He explained: ‘I had not been back to Germany since I arrived in this country until 72 years later, in 2017, when I was invited back to meet the Duke and Duchess. It was an agonising request because I had not faced any of this for 70 years. 

‘I had been fortunate in being able to build myself a life, a positive life, a forward looking life. I had married a wonderful young lady. We had children, we had grandchildren. And now I was asked to visit this place which used to be hell on Earth. But eventually I felt it was my duty to do so. ‘

Zigi, who worked as a stationer in the UK and went to marry and have two daughters, six grandchildren and five great-grandchildren (pictured, at his 90th birthday celebration with his family)

Zigi, who worked as a stationer in the UK and went to marry and have two daughters, six grandchildren and five great-grandchildren (pictured, at his 90th birthday celebration with his family)

Zigi, who worked as a stationer in the UK and went to marry and have two daughters, six grandchildren and five great-grandchildren (pictured, at his 90th birthday celebration with his family) 

He explained that his meeting with the couple prompted such a remarkable reaction worldwide, that he didn’t regret his decision for a second.

He also explained that he has spent many years since the war searching for a record of her brother ‘Hermie’, but had found no trace of him. The assumption, he explained, was that he was murdered the day he was taken.

‘The day he was taken was the day he disappeared off the face of the earth,’ he said starkly.

‘The Nazis had no need for non productive Jews. The main reason we were allowed to live was because they wanted to exploit our strength, as long as it lasted. 

‘Our guards had been primed to what he out for anyone who had lost strength to ensure they performed the solid day’s work they were expected to do in exchange for their starvation diet they fed us, that person would be taken abused, marched to an excursion site, shot and their bodies moved into a mass grave.’

Explaining the moment his own life was saved by pretending he was 17 and able to work, Manfred explained: ‘The SS would make us shuffle forwards and tell us to go left or right. Sometimes they didn’t even tell us, it was just a flick of the finger.

Kate Middleton and Prince William faced the horror of the Holocaust during 2017 visit to Poland 

The Duke and Duchess of Cambridge described their visit to a Nazi concentration camp in Poland in 2017 as ‘shattering’, and said the site is a ‘terrible reminder of the cost of war’.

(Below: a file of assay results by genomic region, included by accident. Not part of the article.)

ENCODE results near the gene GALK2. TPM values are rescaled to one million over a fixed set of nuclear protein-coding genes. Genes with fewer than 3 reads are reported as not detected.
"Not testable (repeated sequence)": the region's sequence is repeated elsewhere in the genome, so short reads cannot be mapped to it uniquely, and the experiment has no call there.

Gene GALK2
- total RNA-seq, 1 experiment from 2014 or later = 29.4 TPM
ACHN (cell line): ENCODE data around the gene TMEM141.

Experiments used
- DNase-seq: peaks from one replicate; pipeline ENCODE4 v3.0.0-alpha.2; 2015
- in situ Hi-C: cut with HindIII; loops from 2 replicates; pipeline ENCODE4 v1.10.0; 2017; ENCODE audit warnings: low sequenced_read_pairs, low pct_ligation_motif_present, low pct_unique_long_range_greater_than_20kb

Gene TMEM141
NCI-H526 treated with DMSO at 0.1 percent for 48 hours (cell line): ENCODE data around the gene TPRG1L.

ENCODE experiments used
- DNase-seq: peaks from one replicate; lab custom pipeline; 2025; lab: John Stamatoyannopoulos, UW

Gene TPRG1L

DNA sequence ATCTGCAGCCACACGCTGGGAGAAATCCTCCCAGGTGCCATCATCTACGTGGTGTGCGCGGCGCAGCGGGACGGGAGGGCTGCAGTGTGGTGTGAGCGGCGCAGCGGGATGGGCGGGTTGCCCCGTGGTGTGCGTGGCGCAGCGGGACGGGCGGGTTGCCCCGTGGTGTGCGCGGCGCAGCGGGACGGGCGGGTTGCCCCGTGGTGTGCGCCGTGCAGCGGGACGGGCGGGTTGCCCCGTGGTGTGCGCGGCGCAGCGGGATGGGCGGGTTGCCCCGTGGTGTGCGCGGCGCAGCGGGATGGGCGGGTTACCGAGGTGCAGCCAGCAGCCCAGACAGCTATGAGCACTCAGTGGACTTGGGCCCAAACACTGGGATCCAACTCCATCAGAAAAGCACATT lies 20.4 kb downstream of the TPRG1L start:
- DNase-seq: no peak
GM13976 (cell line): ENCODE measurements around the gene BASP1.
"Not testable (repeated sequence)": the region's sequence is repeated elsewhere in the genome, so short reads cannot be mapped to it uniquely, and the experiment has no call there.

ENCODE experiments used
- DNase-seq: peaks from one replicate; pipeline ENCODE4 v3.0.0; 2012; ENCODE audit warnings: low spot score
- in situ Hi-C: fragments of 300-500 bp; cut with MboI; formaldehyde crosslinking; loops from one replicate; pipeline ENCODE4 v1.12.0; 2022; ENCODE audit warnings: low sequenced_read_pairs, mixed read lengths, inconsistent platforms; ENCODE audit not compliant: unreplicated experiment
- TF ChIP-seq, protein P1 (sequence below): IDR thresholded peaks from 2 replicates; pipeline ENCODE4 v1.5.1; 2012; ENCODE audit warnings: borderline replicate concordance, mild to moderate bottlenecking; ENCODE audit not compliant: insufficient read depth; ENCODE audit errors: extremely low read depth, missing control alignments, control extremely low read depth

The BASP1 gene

Kate and William visited the former Stutthof camp in northern Poland where 65,000 people died during Germany’s occupation in the Second World War from disease, malnutrition, physical exhaustion, exposure to the harsh climate and abuse from guards – as well as in the gas chamber used to murder those too sick to work, opposite a brick crematorium. 

Both bowed their heads as they were shown inside the room, which was used to burn the bodies of thousands of victims and Prince William – who was visibly moved – was overheard apologising to the museum director for asking ‘so many questions’ as they exited they crematorium.

Surrounded by a wire fence and watchtowers, the stark wooden barrack blocks that housed inmates in cramped conditions still stand while personal possessions, from combs and children’s dolls have been turned into exhibits in memory of those who perished at the camp almost seven decades ago, alongside portraits drawn by artists incarcerated during the Holocaust.

The royals were shown discarded shoes and clothing seized from prisoners on arrival at the camp and the impact of the visit was clear from the heartfelt message the couple left in the visitors’ book before leaving. 

‘This shattering visit has reminded us of the horrendous murder of six million Jews, drawn from across the whole of Europe, who died in the abominable Holocaust,’ they wrote. ‘All of us have an overwhelming responsibility to make sure that we learn the lessons and that the horror of what happened is never forgotten and never repeated.’

After a guided tour of the camp, 20 miles from Gdansk, they had an emotional meeting with Zigi and Manfred, who were both making their first return to the camp since moving to Britain after the war.

Zigi said William and Kate – who declared they were ‘honoured’ to have met the pair – were clearly ‘very moved’ by what they saw, adding: ‘You could see their faces. They were in pain.’